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Paula Morris Lecture – How the Novelist Sees the World…

January 23rd, 2013 by tsarchdeacon | Posted in Blog | Comments Off on Paula Morris Lecture – How the Novelist Sees the World…
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… With great big sweeping Venn diagrams to connect the myriad of people and organisations that contribute to the life-cycle of a novel. With detailed characterisations and in-depth analyses of the interplay between each Venn bubble, with a structured flow and a bit of conflict to keep it all moving nicely along. Novelists see the world (of publishing) as a fascinating place that might be much akin to the worlds of their books.

There are four kinds of people in the world, none of whom a novelist is particularly enamoured with:

  • Gatekeepers. Agents, publishers, booksellers, the media, festivals, and prizes.
  • Rivals. Other writers. (Note: ‘rivals’ and ‘friends’ are by no means mutually exclusive. Or so they would have us believe.)
  • Necessary Evils. The public, online reviewers, book clubs, festival audiences, etc.
  • Enemies. Yourself. Money. The world at large.

And yet novelists have far more to worry about than these frustrating gnats that surround them. Worries such as publicity, for one, which is an increasingly important aspect of the novelist’s life. It is no longer an isolated art; writers need to be actively engaged with the world through social media and self-promotion. They’re constantly bombarded with people asking questions or favours. They get e-mails by the giga-load.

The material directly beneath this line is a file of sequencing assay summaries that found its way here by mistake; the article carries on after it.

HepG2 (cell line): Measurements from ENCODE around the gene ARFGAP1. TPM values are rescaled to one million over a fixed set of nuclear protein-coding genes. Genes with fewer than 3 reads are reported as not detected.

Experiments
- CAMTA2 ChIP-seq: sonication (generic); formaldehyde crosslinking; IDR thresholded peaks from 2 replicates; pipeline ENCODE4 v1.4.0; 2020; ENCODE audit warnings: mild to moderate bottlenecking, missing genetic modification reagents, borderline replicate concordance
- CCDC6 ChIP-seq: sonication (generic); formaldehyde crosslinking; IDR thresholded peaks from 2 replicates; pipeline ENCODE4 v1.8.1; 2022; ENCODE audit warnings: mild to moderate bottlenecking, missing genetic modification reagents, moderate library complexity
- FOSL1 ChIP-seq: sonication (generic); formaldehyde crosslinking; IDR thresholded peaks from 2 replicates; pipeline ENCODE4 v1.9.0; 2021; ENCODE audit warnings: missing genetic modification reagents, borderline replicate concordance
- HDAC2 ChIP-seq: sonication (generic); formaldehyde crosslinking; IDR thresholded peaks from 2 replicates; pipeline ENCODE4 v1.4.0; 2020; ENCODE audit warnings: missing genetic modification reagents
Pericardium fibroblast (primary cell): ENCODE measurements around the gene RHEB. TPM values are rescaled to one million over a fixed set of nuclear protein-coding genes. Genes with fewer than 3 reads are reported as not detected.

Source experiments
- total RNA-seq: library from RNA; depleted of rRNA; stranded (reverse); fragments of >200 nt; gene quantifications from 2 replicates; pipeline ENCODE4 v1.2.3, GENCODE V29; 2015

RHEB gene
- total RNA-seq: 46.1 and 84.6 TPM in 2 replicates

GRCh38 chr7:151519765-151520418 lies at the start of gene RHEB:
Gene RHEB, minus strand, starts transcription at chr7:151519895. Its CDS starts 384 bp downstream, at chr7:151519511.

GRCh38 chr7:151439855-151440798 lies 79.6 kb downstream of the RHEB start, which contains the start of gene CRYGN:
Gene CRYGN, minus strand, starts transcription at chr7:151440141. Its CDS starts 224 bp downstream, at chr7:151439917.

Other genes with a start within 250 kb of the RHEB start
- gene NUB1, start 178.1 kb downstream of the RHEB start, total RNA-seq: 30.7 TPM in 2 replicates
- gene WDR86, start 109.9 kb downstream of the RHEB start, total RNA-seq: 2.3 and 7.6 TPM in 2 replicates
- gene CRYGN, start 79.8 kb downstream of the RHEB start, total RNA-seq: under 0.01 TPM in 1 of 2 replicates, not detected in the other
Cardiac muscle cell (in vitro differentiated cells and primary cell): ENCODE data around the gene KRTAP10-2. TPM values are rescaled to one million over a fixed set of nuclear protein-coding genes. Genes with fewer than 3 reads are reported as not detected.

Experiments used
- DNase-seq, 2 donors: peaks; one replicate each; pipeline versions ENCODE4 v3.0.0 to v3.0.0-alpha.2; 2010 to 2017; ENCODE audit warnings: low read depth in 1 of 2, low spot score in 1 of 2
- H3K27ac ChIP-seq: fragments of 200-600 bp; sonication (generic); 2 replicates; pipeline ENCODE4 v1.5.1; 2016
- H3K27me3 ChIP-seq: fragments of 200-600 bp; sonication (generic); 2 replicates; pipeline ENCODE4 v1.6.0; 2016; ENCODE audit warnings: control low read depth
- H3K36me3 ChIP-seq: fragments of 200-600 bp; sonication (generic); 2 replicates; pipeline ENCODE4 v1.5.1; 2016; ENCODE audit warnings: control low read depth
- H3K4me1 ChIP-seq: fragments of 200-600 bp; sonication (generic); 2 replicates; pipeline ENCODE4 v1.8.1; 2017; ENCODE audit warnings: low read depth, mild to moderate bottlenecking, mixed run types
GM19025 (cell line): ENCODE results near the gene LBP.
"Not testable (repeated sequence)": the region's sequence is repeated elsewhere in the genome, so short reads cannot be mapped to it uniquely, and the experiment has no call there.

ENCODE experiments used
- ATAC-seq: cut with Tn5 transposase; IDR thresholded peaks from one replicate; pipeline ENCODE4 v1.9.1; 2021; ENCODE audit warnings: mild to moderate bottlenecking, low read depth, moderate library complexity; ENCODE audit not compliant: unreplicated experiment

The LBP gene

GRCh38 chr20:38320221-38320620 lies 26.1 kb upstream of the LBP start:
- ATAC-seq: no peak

Then there’s the insecurity. Writers are a ‘whirlwind of insecurity’. Will their next book be their last? Will it be a failure? It’s a life of unstable income and of second jobs – fixing, ghost writing, journalism, anything to keep writing.

It takes a hell of a lot more than talent to get published. It takes persistence and discipline, luck, ego (a.k.a. ‘drive’) and often a very thick skin. It takes a healthy aversion to reading too many reviews and the ability to ignore the call of the market (or risk becoming a hack). A good pen and a few nice turns isn’t enough anymore.

So all this begs the question… why? Why would anyone choose to take on such a career?

‘It’s not a career, it’s a vocation’, Morris said, ‘you should be doing it because you would be miserable doing anything else’.

See more from Paula Morris at her website.

-Talis S Archdeacon